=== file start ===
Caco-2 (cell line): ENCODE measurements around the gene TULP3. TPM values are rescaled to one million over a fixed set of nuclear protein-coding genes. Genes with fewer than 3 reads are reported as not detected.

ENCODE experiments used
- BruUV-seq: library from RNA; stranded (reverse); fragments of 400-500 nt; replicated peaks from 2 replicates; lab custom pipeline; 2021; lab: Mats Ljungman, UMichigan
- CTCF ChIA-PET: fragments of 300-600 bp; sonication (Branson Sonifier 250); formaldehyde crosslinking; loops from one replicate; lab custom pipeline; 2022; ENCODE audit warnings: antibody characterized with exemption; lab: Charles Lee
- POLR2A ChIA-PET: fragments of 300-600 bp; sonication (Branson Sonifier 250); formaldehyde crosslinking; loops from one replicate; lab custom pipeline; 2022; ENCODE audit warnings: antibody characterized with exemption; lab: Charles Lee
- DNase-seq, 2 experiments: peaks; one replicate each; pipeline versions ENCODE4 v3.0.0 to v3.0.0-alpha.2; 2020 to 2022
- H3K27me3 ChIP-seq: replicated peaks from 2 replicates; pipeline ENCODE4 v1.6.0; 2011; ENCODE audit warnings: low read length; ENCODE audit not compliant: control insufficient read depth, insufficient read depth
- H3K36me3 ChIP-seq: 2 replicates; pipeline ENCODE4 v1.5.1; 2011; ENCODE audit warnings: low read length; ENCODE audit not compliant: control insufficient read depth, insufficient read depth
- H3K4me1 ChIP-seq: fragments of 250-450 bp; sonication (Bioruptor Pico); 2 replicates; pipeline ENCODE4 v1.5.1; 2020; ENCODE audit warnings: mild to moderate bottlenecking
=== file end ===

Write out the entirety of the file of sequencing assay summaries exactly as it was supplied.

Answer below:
Caco-2 (cell line): ENCODE measurements around the gene TULP3. TPM values are rescaled to one million over a fixed set of nuclear protein-coding genes. Genes with fewer than 3 reads are reported as not detected.

ENCODE experiments used
- BruUV-seq: library from RNA; stranded (reverse); fragments of 400-500 nt; replicated peaks from 2 replicates; lab custom pipeline; 2021; lab: Mats Ljungman, UMichigan
- CTCF ChIA-PET: fragments of 300-600 bp; sonication (Branson Sonifier 250); formaldehyde crosslinking; loops from one replicate; lab custom pipeline; 2022; ENCODE audit warnings: antibody characterized with exemption; lab: Charles Lee
- POLR2A ChIA-PET: fragments of 300-600 bp; sonication (Branson Sonifier 250); formaldehyde crosslinking; loops from one replicate; lab custom pipeline; 2022; ENCODE audit warnings: antibody characterized with exemption; lab: Charles Lee
- DNase-seq, 2 experiments: peaks; one replicate each; pipeline versions ENCODE4 v3.0.0 to v3.0.0-alpha.2; 2020 to 2022
- H3K27me3 ChIP-seq: replicated peaks from 2 replicates; pipeline ENCODE4 v1.6.0; 2011; ENCODE audit warnings: low read length; ENCODE audit not compliant: control insufficient read depth, insufficient read depth
- H3K36me3 ChIP-seq: 2 replicates; pipeline ENCODE4 v1.5.1; 2011; ENCODE audit warnings: low read length; ENCODE audit not compliant: control insufficient read depth, insufficient read depth
- H3K4me1 ChIP-seq: fragments of 250-450 bp; sonication (Bioruptor Pico); 2 replicates; pipeline ENCODE4 v1.5.1; 2020; ENCODE audit warnings: mild to moderate bottlenecking